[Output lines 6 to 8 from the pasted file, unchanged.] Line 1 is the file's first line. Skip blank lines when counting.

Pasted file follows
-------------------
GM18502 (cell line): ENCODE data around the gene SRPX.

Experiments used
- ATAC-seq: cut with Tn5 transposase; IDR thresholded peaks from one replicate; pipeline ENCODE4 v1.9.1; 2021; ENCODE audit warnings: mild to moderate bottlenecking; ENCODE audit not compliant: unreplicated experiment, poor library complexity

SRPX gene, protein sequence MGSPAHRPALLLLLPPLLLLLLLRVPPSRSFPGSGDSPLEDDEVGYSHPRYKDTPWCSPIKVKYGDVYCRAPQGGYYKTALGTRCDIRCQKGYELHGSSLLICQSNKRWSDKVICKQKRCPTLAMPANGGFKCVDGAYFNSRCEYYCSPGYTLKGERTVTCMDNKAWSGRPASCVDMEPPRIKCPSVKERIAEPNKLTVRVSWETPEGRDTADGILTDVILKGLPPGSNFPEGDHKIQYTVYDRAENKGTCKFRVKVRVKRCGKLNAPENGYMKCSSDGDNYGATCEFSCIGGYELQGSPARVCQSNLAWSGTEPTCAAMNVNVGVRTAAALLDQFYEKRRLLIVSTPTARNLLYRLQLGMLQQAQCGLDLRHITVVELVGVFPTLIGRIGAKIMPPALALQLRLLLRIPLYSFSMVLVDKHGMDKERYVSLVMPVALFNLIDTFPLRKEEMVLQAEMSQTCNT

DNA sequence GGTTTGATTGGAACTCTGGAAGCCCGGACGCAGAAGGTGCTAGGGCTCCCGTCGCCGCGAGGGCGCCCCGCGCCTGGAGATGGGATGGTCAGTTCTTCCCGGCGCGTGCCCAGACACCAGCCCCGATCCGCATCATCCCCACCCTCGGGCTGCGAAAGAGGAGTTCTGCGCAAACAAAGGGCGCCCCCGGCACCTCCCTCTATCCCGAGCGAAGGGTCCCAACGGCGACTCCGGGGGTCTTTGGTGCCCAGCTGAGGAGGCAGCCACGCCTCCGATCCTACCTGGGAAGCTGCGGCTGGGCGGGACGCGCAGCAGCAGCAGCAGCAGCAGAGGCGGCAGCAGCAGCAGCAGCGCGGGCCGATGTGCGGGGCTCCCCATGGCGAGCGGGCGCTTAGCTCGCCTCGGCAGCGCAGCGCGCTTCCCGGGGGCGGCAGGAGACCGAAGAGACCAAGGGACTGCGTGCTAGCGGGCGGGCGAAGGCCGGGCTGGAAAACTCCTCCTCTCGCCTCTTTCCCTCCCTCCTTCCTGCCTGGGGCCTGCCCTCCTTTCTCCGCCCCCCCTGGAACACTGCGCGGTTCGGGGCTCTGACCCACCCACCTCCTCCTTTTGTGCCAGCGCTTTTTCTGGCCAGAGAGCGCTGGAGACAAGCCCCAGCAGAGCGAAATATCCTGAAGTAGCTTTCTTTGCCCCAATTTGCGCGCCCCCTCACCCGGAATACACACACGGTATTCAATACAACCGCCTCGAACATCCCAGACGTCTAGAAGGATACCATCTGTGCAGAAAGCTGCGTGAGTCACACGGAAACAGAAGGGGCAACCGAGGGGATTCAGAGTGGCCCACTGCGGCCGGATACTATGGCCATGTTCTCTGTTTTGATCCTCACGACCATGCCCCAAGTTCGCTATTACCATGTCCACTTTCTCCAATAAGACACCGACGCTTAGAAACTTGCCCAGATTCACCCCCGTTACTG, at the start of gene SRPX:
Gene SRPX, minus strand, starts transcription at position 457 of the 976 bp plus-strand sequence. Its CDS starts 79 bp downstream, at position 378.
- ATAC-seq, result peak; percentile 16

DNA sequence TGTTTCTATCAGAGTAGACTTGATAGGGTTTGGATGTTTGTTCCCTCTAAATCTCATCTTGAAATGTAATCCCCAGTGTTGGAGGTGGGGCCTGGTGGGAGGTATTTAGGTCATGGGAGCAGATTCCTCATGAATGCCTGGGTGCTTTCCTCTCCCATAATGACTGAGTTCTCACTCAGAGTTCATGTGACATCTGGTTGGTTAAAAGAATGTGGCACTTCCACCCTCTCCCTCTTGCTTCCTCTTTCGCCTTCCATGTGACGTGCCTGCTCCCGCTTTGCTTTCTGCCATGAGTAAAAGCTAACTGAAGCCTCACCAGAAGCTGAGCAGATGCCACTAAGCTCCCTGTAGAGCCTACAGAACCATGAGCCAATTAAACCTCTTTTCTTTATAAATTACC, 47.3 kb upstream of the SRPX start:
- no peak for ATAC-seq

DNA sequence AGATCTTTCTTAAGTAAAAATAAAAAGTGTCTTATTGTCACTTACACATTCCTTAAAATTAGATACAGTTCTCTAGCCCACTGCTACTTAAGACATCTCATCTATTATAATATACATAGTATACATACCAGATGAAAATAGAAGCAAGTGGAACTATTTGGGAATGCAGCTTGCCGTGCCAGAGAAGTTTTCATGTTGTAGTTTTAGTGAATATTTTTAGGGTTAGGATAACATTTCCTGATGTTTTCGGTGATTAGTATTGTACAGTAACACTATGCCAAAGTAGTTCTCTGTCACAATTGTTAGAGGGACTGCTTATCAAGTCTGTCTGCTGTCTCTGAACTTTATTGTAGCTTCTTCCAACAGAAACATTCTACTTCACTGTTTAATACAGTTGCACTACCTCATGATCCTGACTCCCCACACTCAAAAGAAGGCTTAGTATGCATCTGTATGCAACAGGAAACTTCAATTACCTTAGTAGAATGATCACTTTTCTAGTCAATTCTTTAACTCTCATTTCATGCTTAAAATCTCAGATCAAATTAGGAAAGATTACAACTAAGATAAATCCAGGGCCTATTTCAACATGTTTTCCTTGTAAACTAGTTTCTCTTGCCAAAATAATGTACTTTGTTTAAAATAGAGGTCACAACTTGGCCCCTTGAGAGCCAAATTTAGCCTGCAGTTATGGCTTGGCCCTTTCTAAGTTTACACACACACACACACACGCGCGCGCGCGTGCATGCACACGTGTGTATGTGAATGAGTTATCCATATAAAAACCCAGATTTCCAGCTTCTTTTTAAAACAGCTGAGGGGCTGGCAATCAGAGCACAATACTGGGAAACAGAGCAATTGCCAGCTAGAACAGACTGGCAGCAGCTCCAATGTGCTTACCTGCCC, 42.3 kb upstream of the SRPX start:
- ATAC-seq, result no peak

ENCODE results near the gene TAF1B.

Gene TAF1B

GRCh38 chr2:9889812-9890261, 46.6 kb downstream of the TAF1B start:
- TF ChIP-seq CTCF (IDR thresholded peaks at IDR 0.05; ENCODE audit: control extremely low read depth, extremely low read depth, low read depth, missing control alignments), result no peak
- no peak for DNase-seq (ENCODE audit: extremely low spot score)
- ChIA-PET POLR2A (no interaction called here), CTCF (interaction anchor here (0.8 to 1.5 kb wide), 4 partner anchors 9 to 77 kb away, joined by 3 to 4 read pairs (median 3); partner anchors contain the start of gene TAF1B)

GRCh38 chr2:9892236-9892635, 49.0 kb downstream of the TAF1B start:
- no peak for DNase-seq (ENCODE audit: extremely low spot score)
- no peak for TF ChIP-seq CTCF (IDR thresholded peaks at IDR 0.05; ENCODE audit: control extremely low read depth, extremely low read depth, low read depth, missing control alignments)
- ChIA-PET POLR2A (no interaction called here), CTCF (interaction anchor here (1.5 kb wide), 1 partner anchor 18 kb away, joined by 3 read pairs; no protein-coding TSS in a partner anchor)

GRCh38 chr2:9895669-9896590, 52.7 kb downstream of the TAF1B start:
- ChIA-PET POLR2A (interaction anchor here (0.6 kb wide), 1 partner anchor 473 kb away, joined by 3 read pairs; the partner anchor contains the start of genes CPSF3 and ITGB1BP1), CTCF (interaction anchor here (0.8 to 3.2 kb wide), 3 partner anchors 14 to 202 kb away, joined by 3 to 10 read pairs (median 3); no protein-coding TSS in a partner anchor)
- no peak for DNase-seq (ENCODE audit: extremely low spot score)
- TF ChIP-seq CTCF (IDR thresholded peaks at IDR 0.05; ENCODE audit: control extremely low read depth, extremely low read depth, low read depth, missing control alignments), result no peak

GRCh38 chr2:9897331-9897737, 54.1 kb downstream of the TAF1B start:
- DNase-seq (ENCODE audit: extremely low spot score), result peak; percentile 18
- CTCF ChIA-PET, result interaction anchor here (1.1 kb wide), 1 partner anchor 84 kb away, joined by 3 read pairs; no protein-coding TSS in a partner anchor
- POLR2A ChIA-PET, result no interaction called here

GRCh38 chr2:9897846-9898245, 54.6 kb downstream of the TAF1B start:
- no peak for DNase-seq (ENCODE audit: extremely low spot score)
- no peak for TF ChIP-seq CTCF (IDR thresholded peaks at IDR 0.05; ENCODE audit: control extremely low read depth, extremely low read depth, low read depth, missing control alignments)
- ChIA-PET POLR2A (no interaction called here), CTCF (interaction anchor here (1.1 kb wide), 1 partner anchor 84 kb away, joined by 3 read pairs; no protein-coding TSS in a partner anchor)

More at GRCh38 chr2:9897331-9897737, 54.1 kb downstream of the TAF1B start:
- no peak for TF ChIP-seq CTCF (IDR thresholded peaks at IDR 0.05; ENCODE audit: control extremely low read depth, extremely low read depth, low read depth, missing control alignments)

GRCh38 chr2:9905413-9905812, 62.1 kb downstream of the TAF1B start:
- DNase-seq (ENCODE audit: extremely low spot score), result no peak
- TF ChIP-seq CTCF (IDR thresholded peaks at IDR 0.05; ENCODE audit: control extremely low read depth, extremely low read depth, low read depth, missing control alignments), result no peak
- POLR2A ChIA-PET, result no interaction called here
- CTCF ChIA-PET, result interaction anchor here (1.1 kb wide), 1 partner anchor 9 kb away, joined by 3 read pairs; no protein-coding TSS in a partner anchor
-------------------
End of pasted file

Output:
Gene SRPX, minus strand, starts transcription at position 457 of the 976 bp plus-strand sequence. Its CDS starts 79 bp downstream, at position 378.
- ATAC-seq, result peak; percentile 16

DNA sequence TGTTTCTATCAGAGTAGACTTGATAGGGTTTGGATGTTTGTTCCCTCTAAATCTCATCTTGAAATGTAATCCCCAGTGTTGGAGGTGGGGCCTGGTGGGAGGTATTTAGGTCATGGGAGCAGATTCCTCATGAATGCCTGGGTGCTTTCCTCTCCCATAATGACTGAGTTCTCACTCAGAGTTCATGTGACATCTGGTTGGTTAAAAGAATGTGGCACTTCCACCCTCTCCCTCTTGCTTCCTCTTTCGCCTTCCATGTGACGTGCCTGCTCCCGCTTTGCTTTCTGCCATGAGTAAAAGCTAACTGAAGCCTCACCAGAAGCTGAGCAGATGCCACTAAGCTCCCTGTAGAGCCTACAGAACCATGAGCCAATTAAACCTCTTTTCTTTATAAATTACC, 47.3 kb upstream of the SRPX start: